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Subject: An Every-Gamer's Tour of the Multiverse rss

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Matt Smith

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Hey all! I’m a little new to reviewing, but I decided to try my hand at it, mostly because I noticed a hole in reviews that I want to read when I’m looking for new games. That hole comes down to one thing: If I had to explain this game to several different types of gaming backgrounds (nongamer, gatewayer, gamer) how would that go? If a game is too difficult to explain the basics to a nongamer, it won’t see the light of day much since I myself don’t have a regular gaming group and mostly rely on newcomers. The most questions also seem to come primarily from gatewayers, as they have experience with several types of games, but no real grasp on gaming overall. Lastly, I will present the game as if I could use advanced jargon and mumbo jumbo to fully convey what it is the game does. I never see layered reviews like this and I think communicating games in this sort of fashion can give a great deal of insight on many levels. To begin this new technique, I will apply it to Sentinels of the Multiverse, the pride and joy of my collection.

Non-Gamers

This game is pretty much what it would feel like to be a super hero. You use powers, punch and kick your way to the main bad guy and then try to sock him into next week before he takes over the world. It feels just like you are moving through a comic! Basically, you pick a hero that you think sounds cool. A lot of them are very similar to ones you know and love. Wraith is kinda like Batman, Tachyon is kinda like Flash, Legacy is kinda like Captain America, and so on. Then, when you pick your hero, you get a deck of cards that has a bunch of their abilities and powers in it, so that during the game, you draw these cards and can put them into play to fight the bad guy. We each are getting one of these decks and we are all fighting together. But the villain gets one too, and we have to draw cards from his deck and put them into play, just as if his plan is unfurling before us. Then we can choose where we want to fight him with these environments, like downtown megalopolis or on Mars. The villain will go, each of us will take a turn where we play a card, use the power on our character or one we played, and then draw a card, and then the environment takes a turn. We keep going until he beats us all down to 0 or we get him to 0. Pretty straightforward, right? I know, a co-op board game sounds weird, but it’s totally a blast. If you didn’t catch some of the stuff I said, I’ll walk you through it as we go.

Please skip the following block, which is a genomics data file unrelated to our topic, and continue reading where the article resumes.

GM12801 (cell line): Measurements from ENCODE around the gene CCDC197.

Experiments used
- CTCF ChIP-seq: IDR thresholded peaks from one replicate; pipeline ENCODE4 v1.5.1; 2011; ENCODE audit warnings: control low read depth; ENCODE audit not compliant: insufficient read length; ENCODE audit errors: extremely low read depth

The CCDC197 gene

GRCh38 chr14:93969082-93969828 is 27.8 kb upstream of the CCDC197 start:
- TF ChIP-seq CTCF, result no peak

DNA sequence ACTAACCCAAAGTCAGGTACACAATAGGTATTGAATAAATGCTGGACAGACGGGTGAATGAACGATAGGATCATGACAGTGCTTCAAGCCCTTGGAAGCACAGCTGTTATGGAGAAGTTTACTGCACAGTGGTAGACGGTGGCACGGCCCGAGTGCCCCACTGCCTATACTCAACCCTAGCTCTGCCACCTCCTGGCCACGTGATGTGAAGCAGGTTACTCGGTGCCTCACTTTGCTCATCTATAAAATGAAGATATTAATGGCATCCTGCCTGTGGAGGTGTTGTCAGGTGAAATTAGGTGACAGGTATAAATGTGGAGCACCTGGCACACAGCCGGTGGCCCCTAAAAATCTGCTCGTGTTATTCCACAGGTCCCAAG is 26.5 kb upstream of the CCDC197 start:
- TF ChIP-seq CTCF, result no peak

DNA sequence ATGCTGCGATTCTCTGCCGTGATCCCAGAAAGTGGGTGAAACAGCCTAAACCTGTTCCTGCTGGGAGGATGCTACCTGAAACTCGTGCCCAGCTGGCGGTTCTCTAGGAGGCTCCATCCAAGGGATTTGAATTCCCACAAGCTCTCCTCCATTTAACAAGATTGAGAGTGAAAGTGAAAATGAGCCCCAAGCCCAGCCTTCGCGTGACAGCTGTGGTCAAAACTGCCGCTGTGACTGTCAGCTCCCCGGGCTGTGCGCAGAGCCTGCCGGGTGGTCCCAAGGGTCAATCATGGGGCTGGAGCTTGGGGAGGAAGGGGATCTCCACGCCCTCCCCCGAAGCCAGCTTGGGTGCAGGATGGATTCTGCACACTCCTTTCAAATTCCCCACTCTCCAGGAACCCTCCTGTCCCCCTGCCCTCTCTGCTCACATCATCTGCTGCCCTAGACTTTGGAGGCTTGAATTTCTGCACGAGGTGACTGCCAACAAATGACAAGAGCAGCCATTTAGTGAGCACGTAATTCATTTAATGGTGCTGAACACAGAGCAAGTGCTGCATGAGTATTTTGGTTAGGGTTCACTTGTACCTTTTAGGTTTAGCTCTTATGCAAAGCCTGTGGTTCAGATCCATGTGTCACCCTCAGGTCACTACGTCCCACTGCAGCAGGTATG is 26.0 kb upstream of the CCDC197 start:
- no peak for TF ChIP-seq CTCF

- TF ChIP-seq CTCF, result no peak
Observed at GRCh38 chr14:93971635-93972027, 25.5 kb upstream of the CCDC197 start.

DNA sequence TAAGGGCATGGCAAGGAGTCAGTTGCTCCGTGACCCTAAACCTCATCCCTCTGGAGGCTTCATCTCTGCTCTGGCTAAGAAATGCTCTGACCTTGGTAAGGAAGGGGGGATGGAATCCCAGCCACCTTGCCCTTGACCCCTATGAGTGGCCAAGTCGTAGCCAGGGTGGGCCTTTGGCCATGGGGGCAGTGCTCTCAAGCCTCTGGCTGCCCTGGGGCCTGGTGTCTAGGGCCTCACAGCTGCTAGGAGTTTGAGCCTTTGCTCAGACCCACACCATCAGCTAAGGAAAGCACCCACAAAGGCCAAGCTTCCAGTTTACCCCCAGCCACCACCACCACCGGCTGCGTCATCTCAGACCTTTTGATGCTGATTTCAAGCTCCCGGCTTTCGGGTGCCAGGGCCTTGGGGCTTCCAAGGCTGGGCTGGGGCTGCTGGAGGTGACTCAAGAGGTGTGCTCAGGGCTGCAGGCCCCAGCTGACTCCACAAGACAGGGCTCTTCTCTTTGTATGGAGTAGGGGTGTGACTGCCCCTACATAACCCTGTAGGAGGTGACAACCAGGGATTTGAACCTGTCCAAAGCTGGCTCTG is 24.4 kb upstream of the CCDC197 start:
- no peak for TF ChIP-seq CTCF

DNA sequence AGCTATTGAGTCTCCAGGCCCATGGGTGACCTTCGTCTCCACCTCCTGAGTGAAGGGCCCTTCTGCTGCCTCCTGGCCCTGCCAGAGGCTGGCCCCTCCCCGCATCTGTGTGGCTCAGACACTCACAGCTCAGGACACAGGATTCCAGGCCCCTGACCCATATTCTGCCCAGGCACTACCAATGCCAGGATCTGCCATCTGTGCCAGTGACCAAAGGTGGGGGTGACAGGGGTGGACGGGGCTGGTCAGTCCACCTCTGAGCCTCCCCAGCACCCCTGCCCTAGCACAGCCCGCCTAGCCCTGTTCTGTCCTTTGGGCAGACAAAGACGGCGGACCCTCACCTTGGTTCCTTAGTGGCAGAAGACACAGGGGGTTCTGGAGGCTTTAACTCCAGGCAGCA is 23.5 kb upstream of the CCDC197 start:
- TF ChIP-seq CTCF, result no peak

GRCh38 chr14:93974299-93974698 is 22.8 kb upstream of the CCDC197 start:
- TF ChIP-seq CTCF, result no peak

Gatewayers

Alright, so I know you’ve played Pandemic. You get how co-op can work on a board game right? Well this game takes it to another level. This game is awesome! You feel like you’re moving right through a comic strip playing as your hero. We each get one of these guys, and just like in Pandemic, we have a deck that is working against us, except this time it’s a villain we are trying to beat the crap out of. When you were trying to rid the world of disease, you remember you had your own little ability associated with your character? Well, take that and multiply it by 40. That’s right, you my friend are getting this whole deck of cards. THIS is your hero. Look through it. You’ll see different abilities that you can perform instantly called One-Shots and cards that stay out and make you stronger called Ongoing and Equipment cards. In a round, we will draw a card and play it from the villain deck, then each of us will go in turn, and then, and this is a cool little addition, the PLACE we are fighting in gets a chance to react. You know in cartoons and comics how self destruct sequences start going off or volcanoes blow up and stuff? That totally happens in this game. On your turn, you play one of those cards in your hand, either a One-Shot that just does what it says and goes straight to your discard pile, or an Ongoing/Equipment card that stays in front of you and adds to your abilities and available powers. Immediately after that, you activate a power that you have either on your character card or in play from a card you played, and then you draw a card. Super simple. The neat part about the game is how deep each character goes. The rules are simple, but the heroes are soooo cool and complex. This will open your eyes to the world of Co-op like Pandemic never could.